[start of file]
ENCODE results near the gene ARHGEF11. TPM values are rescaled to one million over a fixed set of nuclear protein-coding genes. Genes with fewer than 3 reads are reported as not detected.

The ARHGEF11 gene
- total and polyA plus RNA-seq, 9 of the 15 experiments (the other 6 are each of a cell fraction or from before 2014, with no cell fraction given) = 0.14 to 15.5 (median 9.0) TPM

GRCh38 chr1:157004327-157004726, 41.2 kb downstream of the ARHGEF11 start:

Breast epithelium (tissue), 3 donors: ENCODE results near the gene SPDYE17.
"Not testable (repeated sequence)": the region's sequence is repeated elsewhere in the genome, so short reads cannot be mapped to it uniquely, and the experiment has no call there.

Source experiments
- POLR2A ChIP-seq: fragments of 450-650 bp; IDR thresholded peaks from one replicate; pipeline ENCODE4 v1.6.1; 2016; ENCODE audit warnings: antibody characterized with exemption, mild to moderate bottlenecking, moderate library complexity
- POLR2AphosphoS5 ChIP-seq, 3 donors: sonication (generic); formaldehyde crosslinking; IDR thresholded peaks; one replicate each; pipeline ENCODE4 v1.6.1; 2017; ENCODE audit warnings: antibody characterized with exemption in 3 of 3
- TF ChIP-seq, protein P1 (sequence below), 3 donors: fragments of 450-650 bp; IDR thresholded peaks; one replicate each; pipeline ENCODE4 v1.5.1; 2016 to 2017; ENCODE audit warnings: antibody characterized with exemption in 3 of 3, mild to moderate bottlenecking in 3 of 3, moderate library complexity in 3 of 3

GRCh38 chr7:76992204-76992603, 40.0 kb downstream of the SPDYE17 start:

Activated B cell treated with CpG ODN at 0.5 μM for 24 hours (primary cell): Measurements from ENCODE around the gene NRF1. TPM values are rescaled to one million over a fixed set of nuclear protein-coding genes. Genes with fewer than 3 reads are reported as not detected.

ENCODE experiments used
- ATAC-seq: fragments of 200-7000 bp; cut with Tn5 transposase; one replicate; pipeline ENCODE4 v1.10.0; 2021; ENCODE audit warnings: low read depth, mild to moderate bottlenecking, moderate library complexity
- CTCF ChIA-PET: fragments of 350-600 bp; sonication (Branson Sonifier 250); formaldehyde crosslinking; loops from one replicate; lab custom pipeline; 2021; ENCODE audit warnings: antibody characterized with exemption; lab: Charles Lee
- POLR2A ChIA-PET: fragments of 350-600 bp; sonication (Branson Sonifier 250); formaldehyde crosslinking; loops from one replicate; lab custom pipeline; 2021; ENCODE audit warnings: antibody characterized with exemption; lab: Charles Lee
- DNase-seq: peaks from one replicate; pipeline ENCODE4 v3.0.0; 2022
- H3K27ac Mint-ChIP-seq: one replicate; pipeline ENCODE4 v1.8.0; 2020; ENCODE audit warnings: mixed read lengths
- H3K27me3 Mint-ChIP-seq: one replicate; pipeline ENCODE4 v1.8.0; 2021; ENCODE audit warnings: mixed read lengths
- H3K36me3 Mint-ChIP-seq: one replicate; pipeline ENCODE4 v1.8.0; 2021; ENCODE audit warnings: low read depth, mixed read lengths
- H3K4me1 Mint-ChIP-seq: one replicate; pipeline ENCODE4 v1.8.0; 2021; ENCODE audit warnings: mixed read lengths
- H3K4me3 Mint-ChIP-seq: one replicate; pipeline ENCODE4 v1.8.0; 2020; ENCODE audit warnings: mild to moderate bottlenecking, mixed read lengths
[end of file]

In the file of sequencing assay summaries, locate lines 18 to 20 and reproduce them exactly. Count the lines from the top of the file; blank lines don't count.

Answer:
- H3K27ac Mint-ChIP-seq: one replicate; pipeline ENCODE4 v1.8.0; 2020; ENCODE audit warnings: mixed read lengths
- H3K27me3 Mint-ChIP-seq: one replicate; pipeline ENCODE4 v1.8.0; 2021; ENCODE audit warnings: mixed read lengths
- H3K36me3 Mint-ChIP-seq: one replicate; pipeline ENCODE4 v1.8.0; 2021; ENCODE audit warnings: low read depth, mixed read lengths